• A closed test section with a test section of 4.9 m x 3.7 m. The maximum air speed in the test section is 181 m/s.
• An open test section with a 6.4 m x 4.8 m test section. The maximum air speed in the test section is 107 m/s.
 

Deino

ACCESS: Top Secret
Staff member
Top Contributor
Senior Member
Joined
Jan 2, 2006
Messages
2,832
Reaction score
692
TAI Large Subsonic Acoustic Wind Tunnel to be completed by 2023

Once the wind tunnel is completed, it is expected to serve the Turkish Fighter (MMU) first. The tunnel will then undertake important tasks in the testing stages of all platforms developed by Turkish Aerospace. The tunnel is also planned to execute tests for aircraft, helicopters, unmanned aerial vehicles, armed unmanned aerial vehicles, drones, ammunitions, missile systems, automobiles, race cars, trucks, radar systems, wind turbines, panels, traffic structures, construction structures, and bridges. During all tests, the newest techniques of particle image velocimetry will be used alongside classical methods such as special cameras, oil flow, and tuft tests to visualize the airflow. The Large Subsonic Acoustic Wind Tunnel, which will play an important role in indigenous product development, will increase the design capability of Turkish Aerospace in the development of air platforms. It will also contribute to the development of a domestic industry
View attachment 644044
• Single stage acoustic fan with 14.5 MW power
• A closed test section with a 6.4 m x 4.8 m test section. The maximum air speed in the test section is 126 m/s.
• A closed test section with a test section of 4.9 m x 3.7 m. The maximum air speed in the test section is 181 m/s.
• An open test section with a 6.4 m x 4.8 m test section. The maximum air speed in the test section is 107 m/s.


Intersting but again this fits to all my previous post in which I question the TFX's schedule: If this windtunnel is ready only in 2023 as you mentioned and "is expected to serve the Turkish Fighter (MMU) first", how will they manage to get a prototype ready to "roll out of hangar in 18 March 2023 with and turn on its engines. The first flight is planned for two years later after ground tests have been completed." (as quoted so often!)?
 

kaiserbill

ACCESS: Top Secret
Joined
Jun 7, 2006
Messages
1,385
Reaction score
296
This is not a comment on the Turkish program, and it's timings per se, as I am not following it.
But the initial wind tunnel tests could be contracted out to other wind tunnel centres. This is done often enough in the industry.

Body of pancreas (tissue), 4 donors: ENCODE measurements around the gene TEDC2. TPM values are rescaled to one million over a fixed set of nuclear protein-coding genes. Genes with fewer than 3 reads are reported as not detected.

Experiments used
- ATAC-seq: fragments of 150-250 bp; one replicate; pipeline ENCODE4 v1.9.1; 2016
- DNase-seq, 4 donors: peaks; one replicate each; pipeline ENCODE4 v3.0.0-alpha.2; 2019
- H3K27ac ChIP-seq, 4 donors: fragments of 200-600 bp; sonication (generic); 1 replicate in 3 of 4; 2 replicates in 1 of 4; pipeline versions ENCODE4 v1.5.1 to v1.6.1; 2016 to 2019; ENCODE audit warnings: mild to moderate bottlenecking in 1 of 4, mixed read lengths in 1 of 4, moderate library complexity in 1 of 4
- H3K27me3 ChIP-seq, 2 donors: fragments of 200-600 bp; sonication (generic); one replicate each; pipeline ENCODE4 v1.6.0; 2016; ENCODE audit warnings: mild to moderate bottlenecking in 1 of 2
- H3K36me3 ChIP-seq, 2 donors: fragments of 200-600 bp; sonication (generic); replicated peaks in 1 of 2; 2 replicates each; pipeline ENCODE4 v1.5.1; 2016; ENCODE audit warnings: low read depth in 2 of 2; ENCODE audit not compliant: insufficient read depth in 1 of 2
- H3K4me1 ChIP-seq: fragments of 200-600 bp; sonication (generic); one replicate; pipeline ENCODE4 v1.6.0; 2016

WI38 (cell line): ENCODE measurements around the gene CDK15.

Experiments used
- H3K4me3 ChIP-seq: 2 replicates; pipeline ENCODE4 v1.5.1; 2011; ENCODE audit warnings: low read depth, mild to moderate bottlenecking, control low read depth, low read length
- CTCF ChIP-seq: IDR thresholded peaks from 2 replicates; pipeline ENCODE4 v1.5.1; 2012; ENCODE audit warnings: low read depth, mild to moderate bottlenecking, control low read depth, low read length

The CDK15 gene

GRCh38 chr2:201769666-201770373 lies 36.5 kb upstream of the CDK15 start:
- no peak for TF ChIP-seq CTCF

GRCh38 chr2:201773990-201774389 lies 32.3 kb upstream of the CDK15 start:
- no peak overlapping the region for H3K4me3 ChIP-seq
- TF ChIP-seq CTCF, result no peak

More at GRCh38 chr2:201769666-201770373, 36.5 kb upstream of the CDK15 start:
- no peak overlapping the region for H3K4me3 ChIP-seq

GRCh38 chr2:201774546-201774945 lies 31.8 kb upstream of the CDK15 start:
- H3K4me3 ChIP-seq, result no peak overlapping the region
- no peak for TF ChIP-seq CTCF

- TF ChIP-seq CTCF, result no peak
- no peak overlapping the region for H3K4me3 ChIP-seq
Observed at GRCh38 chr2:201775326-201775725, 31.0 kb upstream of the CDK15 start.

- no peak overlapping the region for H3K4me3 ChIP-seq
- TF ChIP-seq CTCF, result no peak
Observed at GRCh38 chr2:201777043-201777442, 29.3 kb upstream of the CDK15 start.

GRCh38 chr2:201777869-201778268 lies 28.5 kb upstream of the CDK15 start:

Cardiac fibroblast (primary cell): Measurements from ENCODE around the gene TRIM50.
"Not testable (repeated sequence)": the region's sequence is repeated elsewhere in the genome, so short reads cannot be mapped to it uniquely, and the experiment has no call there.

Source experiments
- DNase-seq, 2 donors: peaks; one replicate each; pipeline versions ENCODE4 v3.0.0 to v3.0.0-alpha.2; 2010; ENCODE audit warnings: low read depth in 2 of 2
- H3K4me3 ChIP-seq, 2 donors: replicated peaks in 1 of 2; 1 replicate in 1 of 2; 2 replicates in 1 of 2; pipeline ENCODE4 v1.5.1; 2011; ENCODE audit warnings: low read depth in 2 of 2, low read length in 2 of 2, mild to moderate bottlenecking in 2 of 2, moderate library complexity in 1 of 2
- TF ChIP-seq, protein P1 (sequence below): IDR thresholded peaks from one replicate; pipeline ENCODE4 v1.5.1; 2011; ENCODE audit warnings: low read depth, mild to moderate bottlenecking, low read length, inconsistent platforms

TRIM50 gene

Through the life of an aircraft, wind tunnel tests would be needed for weapons design, store carriage, separation, aerodynamic modifications etc.. etc... before moving on to actual live tests.
 

Combat-Master

ACCESS: Confidential
Joined
Jul 15, 2020
Messages
175
Reaction score
258
This is not a comment on the Turkish program, and it's timings per se, as I am not following it.
But the initial wind tunnel tests could be contracted out to other wind tunnel centres. This is done often enough in the industry.
Through the life of an aircraft, wind tunnel tests would be needed for weapons design, store carriage, separation, aerodynamic modifications etc.. etc... before moving on to actual live tests.

Indeed wind tunnel services are contracted out as you mentioned, several countries have been involved in developments of Turkish Aerospace products from missiles, unmanned aircrafts and manned aircrafts.

Countries that are often used;
Switzerland - Hurkus Turboprop and Hurjet Trainer
Ukraine - Missile Projects
Malaysia - Unmanned Aircrafts
United Kingdom - TFX Project
Canada - Wind Tunnel Instrumentation Procurements

That's not to say Turkey does not have wind tunnels of it's own, there are several universities with sub-sonic wind tunnels and government based scientific institutes have wind tunnels available as well.
 

Combat-Master

ACCESS: Confidential
Joined
Jul 15, 2020
Messages
175
Reaction score
258
Last edited:

Maro.Kyo

ACCESS: Confidential
Joined
May 8, 2017
Messages
64
Reaction score
95
is there any reason why they didn't work with the Koreans this time?

Prob differences in objective.

Turkey aimed for something more ambitious than KFX, they want an F-15 class heavy fighter. Thus why new engines.
Actually back then when there were talks about the cooperation between the two, the Turkish involvement in JSF was still somewhat healthy and the Turks were venturing something more like a stealthy FA-50 which the Koreans obviously didn't needed.